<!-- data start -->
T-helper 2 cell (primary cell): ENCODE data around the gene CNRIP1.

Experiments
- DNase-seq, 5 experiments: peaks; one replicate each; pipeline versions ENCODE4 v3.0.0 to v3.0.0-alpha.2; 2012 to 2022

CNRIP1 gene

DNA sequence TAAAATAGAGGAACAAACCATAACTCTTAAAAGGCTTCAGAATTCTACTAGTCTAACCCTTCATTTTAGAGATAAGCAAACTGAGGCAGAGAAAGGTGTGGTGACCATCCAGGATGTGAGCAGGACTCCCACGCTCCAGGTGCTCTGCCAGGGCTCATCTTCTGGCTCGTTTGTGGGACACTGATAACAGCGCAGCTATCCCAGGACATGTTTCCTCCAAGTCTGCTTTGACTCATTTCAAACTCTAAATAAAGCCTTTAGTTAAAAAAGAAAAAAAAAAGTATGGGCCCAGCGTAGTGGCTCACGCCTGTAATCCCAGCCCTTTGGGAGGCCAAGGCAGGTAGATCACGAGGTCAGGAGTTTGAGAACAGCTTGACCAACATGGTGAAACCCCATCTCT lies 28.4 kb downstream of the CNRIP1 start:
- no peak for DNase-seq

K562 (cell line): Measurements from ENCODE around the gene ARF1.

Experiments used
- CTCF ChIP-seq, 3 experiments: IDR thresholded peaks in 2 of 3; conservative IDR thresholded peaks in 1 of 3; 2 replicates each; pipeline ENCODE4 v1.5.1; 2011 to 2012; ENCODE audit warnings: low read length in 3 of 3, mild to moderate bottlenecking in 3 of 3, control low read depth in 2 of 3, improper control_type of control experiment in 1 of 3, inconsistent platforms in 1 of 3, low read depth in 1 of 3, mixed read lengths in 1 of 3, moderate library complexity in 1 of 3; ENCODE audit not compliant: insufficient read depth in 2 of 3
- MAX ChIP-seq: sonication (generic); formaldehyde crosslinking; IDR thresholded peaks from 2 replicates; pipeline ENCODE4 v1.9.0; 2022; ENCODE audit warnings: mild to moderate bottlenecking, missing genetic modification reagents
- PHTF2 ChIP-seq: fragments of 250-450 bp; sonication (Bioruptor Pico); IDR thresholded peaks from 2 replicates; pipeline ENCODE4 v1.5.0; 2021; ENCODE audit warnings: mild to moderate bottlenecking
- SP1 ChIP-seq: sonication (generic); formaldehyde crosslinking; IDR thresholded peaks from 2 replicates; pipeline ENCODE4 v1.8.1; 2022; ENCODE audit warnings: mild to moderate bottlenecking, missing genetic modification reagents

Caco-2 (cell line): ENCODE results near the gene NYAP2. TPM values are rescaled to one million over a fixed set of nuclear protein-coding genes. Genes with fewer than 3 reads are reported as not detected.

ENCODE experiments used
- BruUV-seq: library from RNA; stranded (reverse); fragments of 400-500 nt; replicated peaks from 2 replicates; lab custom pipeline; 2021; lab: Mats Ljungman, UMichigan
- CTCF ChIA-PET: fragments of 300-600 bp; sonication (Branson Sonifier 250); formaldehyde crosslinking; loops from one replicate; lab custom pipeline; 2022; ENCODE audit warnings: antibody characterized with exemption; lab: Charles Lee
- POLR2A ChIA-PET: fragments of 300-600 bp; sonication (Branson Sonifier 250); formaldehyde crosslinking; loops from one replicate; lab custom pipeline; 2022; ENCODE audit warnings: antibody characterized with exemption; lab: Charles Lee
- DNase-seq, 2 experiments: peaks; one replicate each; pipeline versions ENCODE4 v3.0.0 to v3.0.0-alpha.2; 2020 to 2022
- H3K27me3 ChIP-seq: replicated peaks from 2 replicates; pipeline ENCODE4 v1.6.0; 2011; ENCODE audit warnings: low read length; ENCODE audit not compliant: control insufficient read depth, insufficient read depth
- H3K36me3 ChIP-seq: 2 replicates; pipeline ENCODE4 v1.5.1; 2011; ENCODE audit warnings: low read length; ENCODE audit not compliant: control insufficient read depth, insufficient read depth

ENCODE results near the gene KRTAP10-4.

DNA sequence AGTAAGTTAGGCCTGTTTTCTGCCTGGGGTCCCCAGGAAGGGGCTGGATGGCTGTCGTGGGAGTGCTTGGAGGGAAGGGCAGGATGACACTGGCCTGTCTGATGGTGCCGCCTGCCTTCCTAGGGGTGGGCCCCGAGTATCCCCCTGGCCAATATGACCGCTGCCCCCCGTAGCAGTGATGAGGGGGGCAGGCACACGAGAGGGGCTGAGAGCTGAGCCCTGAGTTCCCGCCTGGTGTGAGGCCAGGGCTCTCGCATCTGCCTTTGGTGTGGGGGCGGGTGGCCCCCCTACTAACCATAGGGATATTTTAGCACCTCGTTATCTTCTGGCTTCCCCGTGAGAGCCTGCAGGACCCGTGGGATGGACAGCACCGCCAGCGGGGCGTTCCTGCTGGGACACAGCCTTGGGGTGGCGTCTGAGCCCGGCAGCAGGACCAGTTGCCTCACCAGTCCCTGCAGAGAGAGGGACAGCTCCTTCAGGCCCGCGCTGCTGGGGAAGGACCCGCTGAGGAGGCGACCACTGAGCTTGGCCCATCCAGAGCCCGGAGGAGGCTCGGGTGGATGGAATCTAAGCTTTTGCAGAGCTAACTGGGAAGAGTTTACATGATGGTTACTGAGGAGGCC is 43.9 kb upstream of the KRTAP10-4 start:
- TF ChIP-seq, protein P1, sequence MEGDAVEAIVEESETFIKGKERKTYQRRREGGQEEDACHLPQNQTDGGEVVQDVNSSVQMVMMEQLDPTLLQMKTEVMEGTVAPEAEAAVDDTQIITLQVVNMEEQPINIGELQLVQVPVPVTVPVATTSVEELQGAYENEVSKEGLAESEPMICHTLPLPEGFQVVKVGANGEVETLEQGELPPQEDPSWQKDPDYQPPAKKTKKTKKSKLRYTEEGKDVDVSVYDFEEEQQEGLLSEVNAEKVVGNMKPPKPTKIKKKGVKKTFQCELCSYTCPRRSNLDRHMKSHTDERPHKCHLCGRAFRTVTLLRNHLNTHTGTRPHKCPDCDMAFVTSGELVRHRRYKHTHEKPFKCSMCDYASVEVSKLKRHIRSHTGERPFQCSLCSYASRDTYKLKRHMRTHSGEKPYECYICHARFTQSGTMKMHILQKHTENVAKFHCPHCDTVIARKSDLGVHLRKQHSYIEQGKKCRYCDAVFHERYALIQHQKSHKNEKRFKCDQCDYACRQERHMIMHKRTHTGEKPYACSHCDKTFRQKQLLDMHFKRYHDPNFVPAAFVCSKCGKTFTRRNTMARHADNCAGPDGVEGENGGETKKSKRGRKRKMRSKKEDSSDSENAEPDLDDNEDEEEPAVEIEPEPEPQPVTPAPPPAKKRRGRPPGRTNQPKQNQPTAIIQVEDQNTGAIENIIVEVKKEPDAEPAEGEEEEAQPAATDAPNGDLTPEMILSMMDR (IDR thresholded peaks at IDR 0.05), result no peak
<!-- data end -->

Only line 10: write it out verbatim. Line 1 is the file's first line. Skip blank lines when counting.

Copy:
- MAX ChIP-seq: sonication (generic); formaldehyde crosslinking; IDR thresholded peaks from 2 replicates; pipeline ENCODE4 v1.9.0; 2022; ENCODE audit warnings: mild to moderate bottlenecking, missing genetic modification reagents